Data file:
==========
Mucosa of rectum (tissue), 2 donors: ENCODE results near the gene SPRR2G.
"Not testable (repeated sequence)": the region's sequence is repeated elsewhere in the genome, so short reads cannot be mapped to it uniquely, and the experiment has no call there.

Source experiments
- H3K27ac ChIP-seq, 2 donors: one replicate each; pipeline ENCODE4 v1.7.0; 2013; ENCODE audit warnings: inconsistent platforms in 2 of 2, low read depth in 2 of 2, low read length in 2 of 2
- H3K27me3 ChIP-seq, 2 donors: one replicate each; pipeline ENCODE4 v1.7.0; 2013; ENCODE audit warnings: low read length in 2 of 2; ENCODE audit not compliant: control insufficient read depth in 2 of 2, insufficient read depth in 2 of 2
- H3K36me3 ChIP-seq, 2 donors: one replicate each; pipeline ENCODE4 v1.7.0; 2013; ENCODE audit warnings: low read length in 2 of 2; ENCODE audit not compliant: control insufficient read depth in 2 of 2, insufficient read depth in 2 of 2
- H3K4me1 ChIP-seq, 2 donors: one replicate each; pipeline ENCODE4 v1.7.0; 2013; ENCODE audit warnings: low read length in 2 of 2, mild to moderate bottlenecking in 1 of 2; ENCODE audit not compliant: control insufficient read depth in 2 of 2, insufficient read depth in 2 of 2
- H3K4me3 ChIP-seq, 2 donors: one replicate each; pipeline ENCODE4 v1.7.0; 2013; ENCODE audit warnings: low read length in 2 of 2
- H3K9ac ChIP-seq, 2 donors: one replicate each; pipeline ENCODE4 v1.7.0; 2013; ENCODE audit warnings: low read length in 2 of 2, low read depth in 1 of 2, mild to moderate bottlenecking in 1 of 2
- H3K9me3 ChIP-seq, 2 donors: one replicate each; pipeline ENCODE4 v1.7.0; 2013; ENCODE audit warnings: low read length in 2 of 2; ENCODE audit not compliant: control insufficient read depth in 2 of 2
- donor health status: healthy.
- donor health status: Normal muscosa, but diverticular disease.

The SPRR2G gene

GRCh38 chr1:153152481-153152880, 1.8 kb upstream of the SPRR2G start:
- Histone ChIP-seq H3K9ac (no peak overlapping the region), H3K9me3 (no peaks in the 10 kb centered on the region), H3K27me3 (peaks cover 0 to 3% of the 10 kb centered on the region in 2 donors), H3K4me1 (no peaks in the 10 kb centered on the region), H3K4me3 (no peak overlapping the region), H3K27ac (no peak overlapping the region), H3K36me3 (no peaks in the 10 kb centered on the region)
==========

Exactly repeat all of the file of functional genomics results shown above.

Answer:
Mucosa of rectum (tissue), 2 donors: ENCODE results near the gene SPRR2G.
"Not testable (repeated sequence)": the region's sequence is repeated elsewhere in the genome, so short reads cannot be mapped to it uniquely, and the experiment has no call there.

Source experiments
- H3K27ac ChIP-seq, 2 donors: one replicate each; pipeline ENCODE4 v1.7.0; 2013; ENCODE audit warnings: inconsistent platforms in 2 of 2, low read depth in 2 of 2, low read length in 2 of 2
- H3K27me3 ChIP-seq, 2 donors: one replicate each; pipeline ENCODE4 v1.7.0; 2013; ENCODE audit warnings: low read length in 2 of 2; ENCODE audit not compliant: control insufficient read depth in 2 of 2, insufficient read depth in 2 of 2
- H3K36me3 ChIP-seq, 2 donors: one replicate each; pipeline ENCODE4 v1.7.0; 2013; ENCODE audit warnings: low read length in 2 of 2; ENCODE audit not compliant: control insufficient read depth in 2 of 2, insufficient read depth in 2 of 2
- H3K4me1 ChIP-seq, 2 donors: one replicate each; pipeline ENCODE4 v1.7.0; 2013; ENCODE audit warnings: low read length in 2 of 2, mild to moderate bottlenecking in 1 of 2; ENCODE audit not compliant: control insufficient read depth in 2 of 2, insufficient read depth in 2 of 2
- H3K4me3 ChIP-seq, 2 donors: one replicate each; pipeline ENCODE4 v1.7.0; 2013; ENCODE audit warnings: low read length in 2 of 2
- H3K9ac ChIP-seq, 2 donors: one replicate each; pipeline ENCODE4 v1.7.0; 2013; ENCODE audit warnings: low read length in 2 of 2, low read depth in 1 of 2, mild to moderate bottlenecking in 1 of 2
- H3K9me3 ChIP-seq, 2 donors: one replicate each; pipeline ENCODE4 v1.7.0; 2013; ENCODE audit warnings: low read length in 2 of 2; ENCODE audit not compliant: control insufficient read depth in 2 of 2
- donor health status: healthy.
- donor health status: Normal muscosa, but diverticular disease.

The SPRR2G gene

GRCh38 chr1:153152481-153152880, 1.8 kb upstream of the SPRR2G start:
- Histone ChIP-seq H3K9ac (no peak overlapping the region), H3K9me3 (no peaks in the 10 kb centered on the region), H3K27me3 (peaks cover 0 to 3% of the 10 kb centered on the region in 2 donors), H3K4me1 (no peaks in the 10 kb centered on the region), H3K4me3 (no peak overlapping the region), H3K27ac (no peak overlapping the region), H3K36me3 (no peaks in the 10 kb centered on the region)